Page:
So here’s a pretty kettle of fish. John starts a long series of daring exploits to keep one step ahead of his pursuers, and to keep Marjory out of Gilbert’s hands. He starts by stealing his own horse (that Gilbert has taken from the Burnet stables) to get out of Leith. He’s held up by a footpad, but the man recognises him as the Laird of Barns, gives him one of his pistols and tells him the best route to ride to safety. That’s quite some influence to have over the thieves of the road. John and Marjory take shelter with some Covenanters in a cave, and Marjory gets shot by roaming dragoons, so John beats them up, but stupidly doesn’t kill them. He meets a man dressed in fine clothes in the middle of the hills, with one bright blue eye, who challenges him to a duel just for the sake of the sword practice (John loses this one). He rescues a miller being tortured by the dragoons – really, the dragoons are thoroughly out of control in this countryside – and when he gets back to the cave for shelter, he narrowly escapes being caught by yet more dragoons, but the old blind Covenanter brings the roof of the cave down and only John escapes. After being chased by yet more dragoons, John is taken in by the gypsies and joins them for a few months roaming the Border country with a dyed face and scarlet clothes. He terrorises a smug Borders town in revenge for the insults a townsman gave to a gypsy woman, and he fights in an epic battle between two gypsy clans which is one of the bloodiest episodes John Buchan ever wrote. Finally, his wanderings are over when he hears the news that William of Orange has landed, and that James II is on his way to France. All proscribed men are magically free to return home, and John can go back to find Marjory and marry her. Trouble is, Gilbert has got to her first, and John and Nicol have another epic chase across land and water to rescue her. It all ends with, inevitably, another duel of swords.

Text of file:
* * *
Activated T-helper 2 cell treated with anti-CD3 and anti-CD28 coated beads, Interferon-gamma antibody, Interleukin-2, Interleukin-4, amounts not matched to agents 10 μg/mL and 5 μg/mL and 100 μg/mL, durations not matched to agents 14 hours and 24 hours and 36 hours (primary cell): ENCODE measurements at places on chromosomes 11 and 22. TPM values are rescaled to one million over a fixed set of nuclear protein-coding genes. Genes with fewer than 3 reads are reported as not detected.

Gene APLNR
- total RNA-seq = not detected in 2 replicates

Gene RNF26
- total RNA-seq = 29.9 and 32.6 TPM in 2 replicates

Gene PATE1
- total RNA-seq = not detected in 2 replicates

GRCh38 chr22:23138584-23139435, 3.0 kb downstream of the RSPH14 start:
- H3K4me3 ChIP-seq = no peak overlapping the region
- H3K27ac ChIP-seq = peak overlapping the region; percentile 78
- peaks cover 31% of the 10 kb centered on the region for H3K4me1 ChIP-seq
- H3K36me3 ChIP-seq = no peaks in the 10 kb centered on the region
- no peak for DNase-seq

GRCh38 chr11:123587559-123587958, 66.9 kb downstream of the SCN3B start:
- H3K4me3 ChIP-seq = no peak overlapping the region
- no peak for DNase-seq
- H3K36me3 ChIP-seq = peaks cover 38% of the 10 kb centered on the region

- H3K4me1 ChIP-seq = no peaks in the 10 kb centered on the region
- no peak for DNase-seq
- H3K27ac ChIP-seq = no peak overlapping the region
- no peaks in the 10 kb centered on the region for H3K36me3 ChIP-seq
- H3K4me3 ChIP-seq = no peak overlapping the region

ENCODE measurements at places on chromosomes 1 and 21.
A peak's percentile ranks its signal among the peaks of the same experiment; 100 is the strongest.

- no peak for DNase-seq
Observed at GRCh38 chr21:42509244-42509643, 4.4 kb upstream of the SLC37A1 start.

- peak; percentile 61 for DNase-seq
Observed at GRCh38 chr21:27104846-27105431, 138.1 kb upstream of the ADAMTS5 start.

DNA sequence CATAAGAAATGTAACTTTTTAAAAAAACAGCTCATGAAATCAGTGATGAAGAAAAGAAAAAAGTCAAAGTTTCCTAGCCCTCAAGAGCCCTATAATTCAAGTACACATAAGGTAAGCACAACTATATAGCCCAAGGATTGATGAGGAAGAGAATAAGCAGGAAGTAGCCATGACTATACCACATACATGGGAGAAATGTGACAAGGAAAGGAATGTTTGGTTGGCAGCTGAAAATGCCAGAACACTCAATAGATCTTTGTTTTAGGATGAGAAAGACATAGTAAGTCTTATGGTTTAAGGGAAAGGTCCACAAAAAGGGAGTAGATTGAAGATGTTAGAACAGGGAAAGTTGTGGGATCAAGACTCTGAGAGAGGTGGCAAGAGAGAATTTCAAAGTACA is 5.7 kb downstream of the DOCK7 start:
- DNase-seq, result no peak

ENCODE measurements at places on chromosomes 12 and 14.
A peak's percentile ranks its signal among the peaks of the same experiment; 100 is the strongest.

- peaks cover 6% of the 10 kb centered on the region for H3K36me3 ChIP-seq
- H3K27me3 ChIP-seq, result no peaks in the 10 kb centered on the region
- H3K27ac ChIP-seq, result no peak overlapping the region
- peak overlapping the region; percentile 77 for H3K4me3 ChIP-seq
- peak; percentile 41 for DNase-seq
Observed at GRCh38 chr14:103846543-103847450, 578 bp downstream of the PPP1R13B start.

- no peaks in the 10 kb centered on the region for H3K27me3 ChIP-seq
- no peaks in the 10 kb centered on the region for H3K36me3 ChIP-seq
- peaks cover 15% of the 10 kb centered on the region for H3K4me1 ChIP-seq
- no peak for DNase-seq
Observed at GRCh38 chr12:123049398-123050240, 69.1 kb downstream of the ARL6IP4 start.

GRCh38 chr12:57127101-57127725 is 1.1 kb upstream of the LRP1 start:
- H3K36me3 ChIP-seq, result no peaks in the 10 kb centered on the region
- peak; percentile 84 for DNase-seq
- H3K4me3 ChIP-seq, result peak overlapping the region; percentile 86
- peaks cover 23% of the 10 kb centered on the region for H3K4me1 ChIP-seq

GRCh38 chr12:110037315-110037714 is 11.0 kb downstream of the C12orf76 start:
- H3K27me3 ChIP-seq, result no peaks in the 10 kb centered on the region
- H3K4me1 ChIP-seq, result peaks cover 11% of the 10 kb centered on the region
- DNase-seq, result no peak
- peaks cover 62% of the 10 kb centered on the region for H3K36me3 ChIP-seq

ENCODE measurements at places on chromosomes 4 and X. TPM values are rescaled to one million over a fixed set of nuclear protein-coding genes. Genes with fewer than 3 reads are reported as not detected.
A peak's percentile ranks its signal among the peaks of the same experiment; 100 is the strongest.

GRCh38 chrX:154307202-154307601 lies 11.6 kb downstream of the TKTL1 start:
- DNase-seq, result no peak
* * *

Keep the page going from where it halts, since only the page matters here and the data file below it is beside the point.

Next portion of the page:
The reason I like this novel is that it is a roller-coaster, one episode after another. Nothing is too unexpected, no details are overdone, though I do wonder how John gets hold of fresh shoes, clothes and money after continually being taken by surprise and having to run for it, time and again. He also has a surprising number of friends in the countryside to help him out: how plausible is that? Does it matter? The countryside is almost a character in the novel: there’s no map in the edition I was reading, and I really needed one, because the narrative is continually related with references to this river or that hill, not by roads or villages. But the swashbucklery is paramount, the plot leaps from one episode of daring and rushing about to another. Gentlemen are dashing and terrific swordsmen, ladies are brave and obedient, townsfolk are douce and cautious, country folk have great one-liners and put-downs for the arrogant, and the horses never seem to get tired. If only novels were still written in such a brave and robust style.
4 thoughts on “Broadswords in the heather: John Buchan’s John Burnet of Barns”
” King James III had ascended the throne”
King James VII in Scotland; King James the II in England, actually.
Innumeracy is my middle name. Will fix ….
Dear Kate, I’ve been reading your blog with interest and would like to email you re. a research project I am involved with. Would you mind emailing me so that I can contact you via email rather than comments? I can’t seem to find an email address for you, in spite of your impressive online presence! Best wishes, Susannah Thompson (University of Edinburgh)
my Uni Reading address will find me!